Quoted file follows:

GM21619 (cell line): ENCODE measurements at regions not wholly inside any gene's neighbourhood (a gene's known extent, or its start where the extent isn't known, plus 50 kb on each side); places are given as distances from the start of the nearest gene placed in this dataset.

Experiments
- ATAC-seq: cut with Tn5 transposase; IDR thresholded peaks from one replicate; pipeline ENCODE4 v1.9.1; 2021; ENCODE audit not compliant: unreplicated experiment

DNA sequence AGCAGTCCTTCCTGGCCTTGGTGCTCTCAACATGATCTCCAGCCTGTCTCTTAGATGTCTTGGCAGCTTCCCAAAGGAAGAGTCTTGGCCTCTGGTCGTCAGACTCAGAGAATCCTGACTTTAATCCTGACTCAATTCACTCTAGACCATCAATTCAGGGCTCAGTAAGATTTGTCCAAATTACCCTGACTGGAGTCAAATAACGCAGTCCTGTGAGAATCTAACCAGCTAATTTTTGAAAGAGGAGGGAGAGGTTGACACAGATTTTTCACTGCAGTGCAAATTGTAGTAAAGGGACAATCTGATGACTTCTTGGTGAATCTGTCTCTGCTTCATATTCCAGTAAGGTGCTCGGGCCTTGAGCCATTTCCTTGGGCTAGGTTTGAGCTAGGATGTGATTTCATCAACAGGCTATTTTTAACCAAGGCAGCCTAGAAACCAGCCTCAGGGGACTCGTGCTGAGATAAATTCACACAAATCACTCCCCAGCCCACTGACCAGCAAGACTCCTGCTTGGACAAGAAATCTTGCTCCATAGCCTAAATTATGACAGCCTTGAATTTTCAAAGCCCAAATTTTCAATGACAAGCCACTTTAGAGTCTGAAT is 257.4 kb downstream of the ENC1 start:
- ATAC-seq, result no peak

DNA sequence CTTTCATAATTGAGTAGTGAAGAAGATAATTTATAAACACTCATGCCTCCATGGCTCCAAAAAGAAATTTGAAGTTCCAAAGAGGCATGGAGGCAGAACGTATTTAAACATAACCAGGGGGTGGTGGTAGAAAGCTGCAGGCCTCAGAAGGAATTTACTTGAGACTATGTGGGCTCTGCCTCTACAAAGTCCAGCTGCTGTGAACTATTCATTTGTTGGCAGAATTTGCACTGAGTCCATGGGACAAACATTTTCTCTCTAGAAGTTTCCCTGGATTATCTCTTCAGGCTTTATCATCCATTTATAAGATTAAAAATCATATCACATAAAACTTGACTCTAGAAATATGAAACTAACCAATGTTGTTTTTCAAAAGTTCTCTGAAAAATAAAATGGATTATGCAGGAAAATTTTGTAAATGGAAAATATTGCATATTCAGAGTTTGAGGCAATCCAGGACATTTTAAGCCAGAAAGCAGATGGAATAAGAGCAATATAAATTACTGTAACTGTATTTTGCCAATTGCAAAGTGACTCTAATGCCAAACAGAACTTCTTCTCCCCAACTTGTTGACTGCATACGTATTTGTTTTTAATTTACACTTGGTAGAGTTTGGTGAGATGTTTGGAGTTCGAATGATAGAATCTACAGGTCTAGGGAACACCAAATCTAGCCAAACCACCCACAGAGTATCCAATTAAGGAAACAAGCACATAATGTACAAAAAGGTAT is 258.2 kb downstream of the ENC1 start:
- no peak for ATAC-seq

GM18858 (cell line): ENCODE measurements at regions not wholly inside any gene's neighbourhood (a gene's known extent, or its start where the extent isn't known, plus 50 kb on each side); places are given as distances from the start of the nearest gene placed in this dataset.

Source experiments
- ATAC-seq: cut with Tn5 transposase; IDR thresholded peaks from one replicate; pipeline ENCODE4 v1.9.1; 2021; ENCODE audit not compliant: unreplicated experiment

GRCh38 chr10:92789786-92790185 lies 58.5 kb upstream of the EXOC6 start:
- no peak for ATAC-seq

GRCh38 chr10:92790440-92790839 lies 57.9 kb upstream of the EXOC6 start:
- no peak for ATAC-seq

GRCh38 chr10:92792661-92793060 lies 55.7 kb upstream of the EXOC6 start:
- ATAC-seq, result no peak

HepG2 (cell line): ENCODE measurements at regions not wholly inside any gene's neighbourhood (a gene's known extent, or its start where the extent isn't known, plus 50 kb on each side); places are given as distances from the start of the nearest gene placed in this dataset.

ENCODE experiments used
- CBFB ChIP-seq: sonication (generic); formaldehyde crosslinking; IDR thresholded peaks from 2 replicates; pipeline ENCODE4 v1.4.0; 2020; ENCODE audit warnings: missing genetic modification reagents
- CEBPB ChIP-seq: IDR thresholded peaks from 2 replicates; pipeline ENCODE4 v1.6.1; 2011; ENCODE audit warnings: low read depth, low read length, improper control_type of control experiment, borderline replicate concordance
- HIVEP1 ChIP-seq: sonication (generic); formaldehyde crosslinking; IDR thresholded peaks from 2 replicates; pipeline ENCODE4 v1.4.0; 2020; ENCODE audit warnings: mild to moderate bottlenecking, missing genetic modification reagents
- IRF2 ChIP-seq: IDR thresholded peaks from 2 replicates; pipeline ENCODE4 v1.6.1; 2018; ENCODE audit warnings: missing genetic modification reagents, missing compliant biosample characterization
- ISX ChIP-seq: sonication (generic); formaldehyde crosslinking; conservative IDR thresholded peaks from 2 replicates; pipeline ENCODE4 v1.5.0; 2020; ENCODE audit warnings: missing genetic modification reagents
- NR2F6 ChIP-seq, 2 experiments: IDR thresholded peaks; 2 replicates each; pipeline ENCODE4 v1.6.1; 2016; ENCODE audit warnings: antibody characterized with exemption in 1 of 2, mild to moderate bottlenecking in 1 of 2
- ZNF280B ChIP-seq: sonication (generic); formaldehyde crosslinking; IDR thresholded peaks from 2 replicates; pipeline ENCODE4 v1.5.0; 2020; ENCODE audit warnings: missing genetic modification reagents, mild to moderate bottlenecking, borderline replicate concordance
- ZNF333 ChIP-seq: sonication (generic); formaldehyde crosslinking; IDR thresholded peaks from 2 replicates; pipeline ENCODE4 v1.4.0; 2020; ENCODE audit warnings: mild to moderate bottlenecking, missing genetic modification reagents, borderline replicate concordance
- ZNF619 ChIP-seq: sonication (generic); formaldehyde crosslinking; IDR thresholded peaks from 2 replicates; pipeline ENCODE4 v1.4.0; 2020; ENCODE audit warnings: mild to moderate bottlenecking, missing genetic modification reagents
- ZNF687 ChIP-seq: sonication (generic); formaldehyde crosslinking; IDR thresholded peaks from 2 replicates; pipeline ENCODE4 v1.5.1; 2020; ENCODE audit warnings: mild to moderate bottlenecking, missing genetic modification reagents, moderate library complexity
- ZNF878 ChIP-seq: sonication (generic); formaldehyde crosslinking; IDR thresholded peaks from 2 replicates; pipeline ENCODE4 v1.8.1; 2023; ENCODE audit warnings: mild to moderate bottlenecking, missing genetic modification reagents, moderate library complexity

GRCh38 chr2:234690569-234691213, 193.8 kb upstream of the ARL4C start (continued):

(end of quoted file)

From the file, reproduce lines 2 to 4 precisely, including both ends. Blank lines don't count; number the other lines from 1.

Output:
Experiments
- ATAC-seq: cut with Tn5 transposase; IDR thresholded peaks from one replicate; pipeline ENCODE4 v1.9.1; 2021; ENCODE audit not compliant: unreplicated experiment

DNA sequence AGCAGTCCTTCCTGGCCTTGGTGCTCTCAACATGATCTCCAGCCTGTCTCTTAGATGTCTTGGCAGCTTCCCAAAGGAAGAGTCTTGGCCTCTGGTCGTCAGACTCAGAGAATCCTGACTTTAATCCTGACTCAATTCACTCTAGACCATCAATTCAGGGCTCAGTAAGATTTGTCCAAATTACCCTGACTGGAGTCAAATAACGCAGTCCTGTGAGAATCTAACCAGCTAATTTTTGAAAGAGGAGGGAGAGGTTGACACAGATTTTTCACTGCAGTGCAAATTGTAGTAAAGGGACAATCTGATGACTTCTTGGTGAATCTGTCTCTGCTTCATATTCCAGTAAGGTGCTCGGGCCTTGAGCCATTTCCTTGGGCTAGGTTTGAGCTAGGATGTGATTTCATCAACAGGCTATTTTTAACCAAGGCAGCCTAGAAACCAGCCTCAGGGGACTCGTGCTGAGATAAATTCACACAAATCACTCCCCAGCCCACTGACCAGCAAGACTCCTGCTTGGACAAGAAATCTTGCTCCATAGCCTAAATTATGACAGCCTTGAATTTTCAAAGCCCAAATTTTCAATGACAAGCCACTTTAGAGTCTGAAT is 257.4 kb downstream of the ENC1 start: